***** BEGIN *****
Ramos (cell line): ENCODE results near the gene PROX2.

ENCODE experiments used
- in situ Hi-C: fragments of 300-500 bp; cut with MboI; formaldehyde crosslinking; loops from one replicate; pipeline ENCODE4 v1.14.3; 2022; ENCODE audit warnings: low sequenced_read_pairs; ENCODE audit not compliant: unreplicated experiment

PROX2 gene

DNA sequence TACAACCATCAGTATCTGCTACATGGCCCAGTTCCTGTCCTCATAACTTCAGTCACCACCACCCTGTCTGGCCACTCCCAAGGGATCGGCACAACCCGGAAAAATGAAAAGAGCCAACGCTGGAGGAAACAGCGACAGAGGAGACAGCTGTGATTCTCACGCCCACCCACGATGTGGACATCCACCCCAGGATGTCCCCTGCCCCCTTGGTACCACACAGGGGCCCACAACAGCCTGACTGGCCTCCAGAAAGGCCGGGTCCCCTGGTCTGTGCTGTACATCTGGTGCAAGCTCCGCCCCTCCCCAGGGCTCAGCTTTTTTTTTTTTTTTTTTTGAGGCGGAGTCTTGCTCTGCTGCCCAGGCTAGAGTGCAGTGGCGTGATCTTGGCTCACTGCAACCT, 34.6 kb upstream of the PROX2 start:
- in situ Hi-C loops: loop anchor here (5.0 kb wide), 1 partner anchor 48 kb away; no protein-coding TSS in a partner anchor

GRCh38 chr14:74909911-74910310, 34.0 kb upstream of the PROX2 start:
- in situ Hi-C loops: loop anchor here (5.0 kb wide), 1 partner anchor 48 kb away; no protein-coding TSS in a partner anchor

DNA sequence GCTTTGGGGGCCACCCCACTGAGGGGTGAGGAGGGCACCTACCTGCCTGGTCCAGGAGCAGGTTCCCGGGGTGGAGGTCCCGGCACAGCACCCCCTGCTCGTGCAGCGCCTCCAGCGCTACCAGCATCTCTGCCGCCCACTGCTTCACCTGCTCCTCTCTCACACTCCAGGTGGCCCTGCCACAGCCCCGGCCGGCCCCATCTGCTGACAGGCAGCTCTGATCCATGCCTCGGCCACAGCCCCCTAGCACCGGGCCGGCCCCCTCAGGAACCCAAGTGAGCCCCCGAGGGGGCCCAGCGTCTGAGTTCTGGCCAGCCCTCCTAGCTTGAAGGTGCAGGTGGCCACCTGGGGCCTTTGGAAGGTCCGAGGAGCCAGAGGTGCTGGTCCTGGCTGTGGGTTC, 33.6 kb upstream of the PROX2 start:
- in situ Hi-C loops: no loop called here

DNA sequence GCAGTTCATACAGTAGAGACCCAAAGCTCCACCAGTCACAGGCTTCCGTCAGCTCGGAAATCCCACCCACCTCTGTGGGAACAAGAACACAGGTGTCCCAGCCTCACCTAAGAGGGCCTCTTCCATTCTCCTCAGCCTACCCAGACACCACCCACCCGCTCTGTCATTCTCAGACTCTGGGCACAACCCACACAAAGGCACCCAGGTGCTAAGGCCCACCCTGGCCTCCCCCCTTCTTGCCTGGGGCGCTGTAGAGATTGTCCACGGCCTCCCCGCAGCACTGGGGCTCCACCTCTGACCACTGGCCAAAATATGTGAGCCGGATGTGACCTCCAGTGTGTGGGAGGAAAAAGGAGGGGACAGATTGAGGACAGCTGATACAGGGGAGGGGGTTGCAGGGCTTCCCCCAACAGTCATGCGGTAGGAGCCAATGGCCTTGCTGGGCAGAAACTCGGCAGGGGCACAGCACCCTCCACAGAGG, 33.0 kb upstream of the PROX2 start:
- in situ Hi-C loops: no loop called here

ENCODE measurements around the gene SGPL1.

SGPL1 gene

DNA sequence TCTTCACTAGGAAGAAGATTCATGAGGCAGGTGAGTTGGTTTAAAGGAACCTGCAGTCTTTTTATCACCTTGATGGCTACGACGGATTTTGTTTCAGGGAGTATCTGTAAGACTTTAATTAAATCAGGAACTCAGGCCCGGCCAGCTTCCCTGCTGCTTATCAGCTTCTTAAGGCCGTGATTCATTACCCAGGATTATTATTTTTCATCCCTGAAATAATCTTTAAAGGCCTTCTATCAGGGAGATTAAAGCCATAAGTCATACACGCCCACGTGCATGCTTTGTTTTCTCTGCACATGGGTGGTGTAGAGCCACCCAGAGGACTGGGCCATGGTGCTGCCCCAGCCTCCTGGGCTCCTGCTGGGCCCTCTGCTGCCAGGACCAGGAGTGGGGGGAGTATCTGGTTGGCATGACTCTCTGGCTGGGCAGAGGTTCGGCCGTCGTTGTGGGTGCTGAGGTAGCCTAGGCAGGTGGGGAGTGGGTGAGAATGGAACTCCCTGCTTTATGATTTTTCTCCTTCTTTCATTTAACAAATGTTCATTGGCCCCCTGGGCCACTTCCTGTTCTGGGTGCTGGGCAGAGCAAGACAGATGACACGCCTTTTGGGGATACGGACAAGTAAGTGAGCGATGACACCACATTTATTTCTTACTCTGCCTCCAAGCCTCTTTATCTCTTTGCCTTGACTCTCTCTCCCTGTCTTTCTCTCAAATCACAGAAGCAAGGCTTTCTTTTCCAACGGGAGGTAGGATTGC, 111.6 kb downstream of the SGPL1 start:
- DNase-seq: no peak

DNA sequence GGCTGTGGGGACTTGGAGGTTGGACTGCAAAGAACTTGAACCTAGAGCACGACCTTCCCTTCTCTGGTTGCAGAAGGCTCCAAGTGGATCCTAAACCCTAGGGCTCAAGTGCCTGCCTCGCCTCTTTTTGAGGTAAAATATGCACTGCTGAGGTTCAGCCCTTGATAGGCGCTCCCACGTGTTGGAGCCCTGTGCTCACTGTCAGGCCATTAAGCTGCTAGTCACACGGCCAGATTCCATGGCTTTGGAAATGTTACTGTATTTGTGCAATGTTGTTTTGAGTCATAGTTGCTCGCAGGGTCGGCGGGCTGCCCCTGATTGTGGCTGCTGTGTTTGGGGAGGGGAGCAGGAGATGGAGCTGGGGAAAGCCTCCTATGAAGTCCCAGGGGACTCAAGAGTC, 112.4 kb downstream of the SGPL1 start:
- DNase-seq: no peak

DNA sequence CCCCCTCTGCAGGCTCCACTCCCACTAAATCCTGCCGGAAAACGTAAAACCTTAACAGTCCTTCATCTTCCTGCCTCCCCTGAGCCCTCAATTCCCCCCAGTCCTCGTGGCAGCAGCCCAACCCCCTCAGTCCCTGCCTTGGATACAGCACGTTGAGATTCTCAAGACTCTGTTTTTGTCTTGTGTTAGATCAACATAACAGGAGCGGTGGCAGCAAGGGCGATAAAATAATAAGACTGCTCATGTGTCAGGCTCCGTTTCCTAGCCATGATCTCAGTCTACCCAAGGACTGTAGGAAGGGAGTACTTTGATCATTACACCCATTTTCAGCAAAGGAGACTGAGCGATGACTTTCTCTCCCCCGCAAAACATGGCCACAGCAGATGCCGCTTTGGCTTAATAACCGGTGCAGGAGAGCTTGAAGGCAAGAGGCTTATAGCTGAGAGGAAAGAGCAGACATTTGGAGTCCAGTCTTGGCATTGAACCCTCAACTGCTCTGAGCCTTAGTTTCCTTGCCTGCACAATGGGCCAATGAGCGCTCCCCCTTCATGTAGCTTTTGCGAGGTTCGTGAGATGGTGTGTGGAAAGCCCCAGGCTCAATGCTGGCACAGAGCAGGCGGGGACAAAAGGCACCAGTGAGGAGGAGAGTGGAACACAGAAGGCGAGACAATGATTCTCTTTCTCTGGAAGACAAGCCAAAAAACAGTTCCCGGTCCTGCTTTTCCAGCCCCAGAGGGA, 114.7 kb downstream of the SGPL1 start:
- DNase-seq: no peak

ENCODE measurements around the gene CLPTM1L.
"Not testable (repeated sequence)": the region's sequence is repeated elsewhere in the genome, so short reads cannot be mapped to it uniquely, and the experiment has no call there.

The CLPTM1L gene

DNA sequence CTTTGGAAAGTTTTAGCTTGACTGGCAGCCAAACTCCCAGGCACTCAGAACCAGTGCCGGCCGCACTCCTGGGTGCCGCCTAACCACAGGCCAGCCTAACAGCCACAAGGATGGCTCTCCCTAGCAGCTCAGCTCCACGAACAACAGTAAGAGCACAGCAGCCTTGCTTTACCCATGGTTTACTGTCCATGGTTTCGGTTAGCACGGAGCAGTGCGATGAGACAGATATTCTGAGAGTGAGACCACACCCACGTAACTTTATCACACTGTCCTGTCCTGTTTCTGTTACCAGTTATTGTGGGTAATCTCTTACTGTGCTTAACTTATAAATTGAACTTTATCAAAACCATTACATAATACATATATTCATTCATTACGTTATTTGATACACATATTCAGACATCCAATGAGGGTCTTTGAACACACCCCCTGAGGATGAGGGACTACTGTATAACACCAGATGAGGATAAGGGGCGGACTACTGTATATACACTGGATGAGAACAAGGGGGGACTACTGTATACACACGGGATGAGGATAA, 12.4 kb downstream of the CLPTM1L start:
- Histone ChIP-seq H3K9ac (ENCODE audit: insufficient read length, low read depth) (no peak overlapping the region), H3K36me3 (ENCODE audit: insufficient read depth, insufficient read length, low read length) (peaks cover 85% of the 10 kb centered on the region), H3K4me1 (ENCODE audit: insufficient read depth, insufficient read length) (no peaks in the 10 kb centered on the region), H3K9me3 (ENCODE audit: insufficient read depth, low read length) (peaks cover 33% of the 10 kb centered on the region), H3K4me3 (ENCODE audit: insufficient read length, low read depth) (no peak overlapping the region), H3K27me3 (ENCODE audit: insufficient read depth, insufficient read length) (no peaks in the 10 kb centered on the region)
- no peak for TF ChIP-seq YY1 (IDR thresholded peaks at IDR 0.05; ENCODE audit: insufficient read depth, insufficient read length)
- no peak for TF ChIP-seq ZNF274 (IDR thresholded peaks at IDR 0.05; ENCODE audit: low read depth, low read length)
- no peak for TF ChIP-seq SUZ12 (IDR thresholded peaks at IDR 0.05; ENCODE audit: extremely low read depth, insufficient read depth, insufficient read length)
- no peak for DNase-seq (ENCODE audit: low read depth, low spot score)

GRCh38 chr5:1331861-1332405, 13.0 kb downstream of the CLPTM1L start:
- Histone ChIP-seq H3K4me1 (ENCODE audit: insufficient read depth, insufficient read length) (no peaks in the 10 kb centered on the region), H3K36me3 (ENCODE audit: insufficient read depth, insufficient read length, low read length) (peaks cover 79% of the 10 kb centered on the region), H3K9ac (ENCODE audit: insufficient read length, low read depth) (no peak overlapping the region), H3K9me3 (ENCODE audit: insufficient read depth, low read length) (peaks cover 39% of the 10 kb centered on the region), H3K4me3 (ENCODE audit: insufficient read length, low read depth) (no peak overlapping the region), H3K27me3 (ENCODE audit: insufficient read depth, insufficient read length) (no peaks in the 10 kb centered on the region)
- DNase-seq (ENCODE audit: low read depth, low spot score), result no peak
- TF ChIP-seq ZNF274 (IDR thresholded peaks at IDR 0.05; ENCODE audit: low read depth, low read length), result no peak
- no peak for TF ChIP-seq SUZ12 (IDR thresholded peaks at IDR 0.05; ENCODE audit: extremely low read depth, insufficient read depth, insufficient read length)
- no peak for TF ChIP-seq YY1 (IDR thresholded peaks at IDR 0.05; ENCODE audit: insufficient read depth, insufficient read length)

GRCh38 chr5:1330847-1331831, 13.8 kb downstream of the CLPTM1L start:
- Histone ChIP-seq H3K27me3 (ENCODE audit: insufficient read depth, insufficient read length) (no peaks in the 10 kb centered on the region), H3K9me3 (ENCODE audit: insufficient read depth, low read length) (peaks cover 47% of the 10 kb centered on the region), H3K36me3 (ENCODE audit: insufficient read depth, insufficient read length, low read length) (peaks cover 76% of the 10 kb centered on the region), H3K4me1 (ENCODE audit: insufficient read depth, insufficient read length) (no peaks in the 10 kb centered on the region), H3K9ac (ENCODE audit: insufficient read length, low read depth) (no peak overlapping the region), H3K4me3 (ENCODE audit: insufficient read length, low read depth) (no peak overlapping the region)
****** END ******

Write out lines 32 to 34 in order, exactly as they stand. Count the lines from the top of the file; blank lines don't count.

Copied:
- DNase-seq (ENCODE audit: low read depth, low spot score), result no peak
- TF ChIP-seq ZNF274 (IDR thresholded peaks at IDR 0.05; ENCODE audit: low read depth, low read length), result no peak
- no peak for TF ChIP-seq SUZ12 (IDR thresholded peaks at IDR 0.05; ENCODE audit: extremely low read depth, insufficient read depth, insufficient read length)